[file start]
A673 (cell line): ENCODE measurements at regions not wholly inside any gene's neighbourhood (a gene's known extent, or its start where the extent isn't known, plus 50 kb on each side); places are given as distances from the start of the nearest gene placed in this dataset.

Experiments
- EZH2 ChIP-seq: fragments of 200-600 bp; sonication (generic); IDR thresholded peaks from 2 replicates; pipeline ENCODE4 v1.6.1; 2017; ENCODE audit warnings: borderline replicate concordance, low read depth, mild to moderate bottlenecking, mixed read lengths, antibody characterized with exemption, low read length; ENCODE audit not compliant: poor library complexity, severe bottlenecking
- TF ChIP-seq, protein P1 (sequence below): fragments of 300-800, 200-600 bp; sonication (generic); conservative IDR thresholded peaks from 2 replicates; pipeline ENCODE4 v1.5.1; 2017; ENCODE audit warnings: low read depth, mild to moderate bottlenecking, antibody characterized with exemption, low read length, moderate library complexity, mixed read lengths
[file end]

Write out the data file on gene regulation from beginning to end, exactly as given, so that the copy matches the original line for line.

A673 (cell line): ENCODE measurements at regions not wholly inside any gene's neighbourhood (a gene's known extent, or its start where the extent isn't known, plus 50 kb on each side); places are given as distances from the start of the nearest gene placed in this dataset.

Experiments
- EZH2 ChIP-seq: fragments of 200-600 bp; sonication (generic); IDR thresholded peaks from 2 replicates; pipeline ENCODE4 v1.6.1; 2017; ENCODE audit warnings: borderline replicate concordance, low read depth, mild to moderate bottlenecking, mixed read lengths, antibody characterized with exemption, low read length; ENCODE audit not compliant: poor library complexity, severe bottlenecking
- TF ChIP-seq, protein P1 (sequence below): fragments of 300-800, 200-600 bp; sonication (generic); conservative IDR thresholded peaks from 2 replicates; pipeline ENCODE4 v1.5.1; 2017; ENCODE audit warnings: low read depth, mild to moderate bottlenecking, antibody characterized with exemption, low read length, moderate library complexity, mixed read lengths